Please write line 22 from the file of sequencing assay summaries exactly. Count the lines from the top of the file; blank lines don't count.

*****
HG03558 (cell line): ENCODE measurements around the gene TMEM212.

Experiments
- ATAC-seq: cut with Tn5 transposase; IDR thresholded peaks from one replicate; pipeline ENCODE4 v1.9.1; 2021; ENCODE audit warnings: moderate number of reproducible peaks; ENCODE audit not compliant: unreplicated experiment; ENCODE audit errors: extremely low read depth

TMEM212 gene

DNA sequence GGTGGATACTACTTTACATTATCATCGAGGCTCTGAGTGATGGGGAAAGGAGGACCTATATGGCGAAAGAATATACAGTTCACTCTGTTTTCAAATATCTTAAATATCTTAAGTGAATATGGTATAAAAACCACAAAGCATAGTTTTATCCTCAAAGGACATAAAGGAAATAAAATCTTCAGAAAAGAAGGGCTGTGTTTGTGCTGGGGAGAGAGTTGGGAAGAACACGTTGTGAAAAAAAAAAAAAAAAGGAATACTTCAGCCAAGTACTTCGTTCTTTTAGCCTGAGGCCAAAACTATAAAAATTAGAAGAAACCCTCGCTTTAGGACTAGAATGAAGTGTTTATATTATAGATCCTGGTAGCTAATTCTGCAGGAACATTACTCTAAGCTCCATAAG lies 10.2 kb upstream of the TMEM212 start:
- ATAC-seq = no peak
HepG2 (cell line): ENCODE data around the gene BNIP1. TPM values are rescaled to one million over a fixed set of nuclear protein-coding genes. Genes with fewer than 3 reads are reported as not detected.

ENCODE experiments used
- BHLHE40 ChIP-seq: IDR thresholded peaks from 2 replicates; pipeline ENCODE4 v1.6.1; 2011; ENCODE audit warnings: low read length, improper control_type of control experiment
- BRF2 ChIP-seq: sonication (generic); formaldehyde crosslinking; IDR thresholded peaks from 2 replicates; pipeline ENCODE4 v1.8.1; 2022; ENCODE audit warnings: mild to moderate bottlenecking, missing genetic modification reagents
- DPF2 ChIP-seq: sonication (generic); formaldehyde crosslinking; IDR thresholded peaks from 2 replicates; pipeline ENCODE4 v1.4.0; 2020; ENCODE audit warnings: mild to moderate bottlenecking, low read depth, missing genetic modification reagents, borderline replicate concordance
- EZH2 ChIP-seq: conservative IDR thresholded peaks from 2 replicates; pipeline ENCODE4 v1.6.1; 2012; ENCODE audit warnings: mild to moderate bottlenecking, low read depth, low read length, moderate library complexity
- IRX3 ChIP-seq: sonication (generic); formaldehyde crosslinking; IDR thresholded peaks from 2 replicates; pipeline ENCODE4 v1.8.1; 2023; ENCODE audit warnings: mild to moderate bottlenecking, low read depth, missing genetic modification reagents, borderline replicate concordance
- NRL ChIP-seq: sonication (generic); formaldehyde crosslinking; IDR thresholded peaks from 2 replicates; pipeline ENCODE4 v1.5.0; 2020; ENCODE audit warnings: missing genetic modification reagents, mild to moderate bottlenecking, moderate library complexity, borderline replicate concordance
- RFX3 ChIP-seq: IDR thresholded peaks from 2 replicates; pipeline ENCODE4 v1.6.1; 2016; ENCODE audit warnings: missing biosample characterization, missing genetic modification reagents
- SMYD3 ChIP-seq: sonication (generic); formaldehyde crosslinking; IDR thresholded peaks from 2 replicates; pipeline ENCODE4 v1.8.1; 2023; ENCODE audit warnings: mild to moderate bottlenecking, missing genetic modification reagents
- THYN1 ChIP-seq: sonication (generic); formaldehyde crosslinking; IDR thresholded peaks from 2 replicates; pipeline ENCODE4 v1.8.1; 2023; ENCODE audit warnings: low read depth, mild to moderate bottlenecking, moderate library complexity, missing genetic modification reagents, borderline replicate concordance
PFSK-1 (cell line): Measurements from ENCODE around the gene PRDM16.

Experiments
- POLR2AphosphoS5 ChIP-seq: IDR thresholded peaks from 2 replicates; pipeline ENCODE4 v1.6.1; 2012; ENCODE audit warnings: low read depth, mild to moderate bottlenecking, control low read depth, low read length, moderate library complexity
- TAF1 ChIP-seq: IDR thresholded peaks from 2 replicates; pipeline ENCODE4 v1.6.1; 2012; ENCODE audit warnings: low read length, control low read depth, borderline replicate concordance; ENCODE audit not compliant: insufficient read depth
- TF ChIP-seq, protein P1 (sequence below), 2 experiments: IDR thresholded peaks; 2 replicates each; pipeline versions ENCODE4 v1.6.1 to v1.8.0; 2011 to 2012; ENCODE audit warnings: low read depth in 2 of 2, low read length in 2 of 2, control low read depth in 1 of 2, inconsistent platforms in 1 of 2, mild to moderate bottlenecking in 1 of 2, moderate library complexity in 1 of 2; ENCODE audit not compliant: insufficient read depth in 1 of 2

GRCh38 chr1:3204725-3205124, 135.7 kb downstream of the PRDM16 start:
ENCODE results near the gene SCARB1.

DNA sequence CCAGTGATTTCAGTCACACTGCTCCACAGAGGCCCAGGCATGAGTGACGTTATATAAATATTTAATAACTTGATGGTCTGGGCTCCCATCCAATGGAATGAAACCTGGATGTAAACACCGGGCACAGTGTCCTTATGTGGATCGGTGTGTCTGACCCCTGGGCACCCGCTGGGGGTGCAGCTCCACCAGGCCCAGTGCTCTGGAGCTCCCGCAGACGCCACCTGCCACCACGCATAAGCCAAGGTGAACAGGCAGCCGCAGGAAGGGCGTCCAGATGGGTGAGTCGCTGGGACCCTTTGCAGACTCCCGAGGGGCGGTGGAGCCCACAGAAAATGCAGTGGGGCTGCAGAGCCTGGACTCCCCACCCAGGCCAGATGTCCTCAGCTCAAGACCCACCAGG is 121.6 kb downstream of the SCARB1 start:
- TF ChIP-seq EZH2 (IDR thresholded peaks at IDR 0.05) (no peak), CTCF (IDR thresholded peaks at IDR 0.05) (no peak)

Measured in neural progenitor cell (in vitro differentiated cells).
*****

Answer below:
- TF ChIP-seq, protein P1 (sequence below), 2 experiments: IDR thresholded peaks; 2 replicates each; pipeline versions ENCODE4 v1.6.1 to v1.8.0; 2011 to 2012; ENCODE audit warnings: low read depth in 2 of 2, low read length in 2 of 2, control low read depth in 1 of 2, inconsistent platforms in 1 of 2, mild to moderate bottlenecking in 1 of 2, moderate library complexity in 1 of 2; ENCODE audit not compliant: insufficient read depth in 1 of 2